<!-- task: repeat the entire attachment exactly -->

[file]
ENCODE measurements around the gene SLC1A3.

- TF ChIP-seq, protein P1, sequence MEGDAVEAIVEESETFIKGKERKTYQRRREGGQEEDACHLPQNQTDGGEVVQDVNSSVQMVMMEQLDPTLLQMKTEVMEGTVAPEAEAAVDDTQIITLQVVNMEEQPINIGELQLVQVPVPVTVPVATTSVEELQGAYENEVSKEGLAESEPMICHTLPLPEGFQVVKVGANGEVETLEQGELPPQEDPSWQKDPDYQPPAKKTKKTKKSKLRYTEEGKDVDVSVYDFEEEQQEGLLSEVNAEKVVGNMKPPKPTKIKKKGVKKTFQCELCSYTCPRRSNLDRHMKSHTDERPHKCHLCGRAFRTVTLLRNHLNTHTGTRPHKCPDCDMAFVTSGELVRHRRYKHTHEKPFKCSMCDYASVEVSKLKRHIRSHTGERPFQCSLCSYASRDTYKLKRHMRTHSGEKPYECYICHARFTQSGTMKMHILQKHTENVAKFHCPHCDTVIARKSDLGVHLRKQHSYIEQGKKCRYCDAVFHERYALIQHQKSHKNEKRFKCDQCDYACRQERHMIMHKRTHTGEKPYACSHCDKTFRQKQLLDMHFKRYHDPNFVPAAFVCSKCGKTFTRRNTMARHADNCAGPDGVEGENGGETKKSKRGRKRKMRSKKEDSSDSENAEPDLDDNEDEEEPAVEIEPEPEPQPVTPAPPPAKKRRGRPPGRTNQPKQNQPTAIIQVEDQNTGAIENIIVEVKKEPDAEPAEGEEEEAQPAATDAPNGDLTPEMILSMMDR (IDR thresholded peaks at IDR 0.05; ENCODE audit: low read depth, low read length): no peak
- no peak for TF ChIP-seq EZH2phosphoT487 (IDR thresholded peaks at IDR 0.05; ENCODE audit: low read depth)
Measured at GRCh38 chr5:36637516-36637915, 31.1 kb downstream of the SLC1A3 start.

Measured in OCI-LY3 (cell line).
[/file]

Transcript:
ENCODE measurements around the gene SLC1A3.

- TF ChIP-seq, protein P1, sequence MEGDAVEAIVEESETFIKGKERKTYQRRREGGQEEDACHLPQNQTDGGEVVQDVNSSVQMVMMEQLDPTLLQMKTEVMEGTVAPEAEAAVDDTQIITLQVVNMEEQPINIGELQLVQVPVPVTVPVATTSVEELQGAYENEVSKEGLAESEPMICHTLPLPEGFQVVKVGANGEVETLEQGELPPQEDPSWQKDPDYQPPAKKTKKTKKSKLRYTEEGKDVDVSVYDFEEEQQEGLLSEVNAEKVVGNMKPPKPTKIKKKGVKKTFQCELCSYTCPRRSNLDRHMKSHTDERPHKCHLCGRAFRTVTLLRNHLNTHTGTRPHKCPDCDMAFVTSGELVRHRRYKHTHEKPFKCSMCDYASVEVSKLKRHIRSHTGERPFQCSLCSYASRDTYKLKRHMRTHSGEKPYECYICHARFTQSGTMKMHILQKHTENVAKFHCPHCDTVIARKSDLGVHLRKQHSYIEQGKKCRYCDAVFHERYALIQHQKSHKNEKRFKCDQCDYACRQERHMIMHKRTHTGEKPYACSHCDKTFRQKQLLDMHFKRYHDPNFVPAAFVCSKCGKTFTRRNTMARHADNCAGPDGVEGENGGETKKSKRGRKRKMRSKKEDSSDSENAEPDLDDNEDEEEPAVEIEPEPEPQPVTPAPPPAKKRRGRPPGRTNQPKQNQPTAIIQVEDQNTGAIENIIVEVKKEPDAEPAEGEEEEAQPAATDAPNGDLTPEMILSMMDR (IDR thresholded peaks at IDR 0.05; ENCODE audit: low read depth, low read length): no peak
- no peak for TF ChIP-seq EZH2phosphoT487 (IDR thresholded peaks at IDR 0.05; ENCODE audit: low read depth)
Measured at GRCh38 chr5:36637516-36637915, 31.1 kb downstream of the SLC1A3 start.

Measured in OCI-LY3 (cell line).